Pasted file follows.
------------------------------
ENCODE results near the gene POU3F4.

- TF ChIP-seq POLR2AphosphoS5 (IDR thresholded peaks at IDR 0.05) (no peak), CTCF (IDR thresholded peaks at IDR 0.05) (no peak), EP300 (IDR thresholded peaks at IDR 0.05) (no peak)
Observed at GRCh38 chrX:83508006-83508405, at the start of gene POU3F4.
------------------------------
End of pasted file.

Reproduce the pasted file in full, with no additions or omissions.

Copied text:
ENCODE results near the gene POU3F4.

- TF ChIP-seq POLR2AphosphoS5 (IDR thresholded peaks at IDR 0.05) (no peak), CTCF (IDR thresholded peaks at IDR 0.05) (no peak), EP300 (IDR thresholded peaks at IDR 0.05) (no peak)
Observed at GRCh38 chrX:83508006-83508405, at the start of gene POU3F4.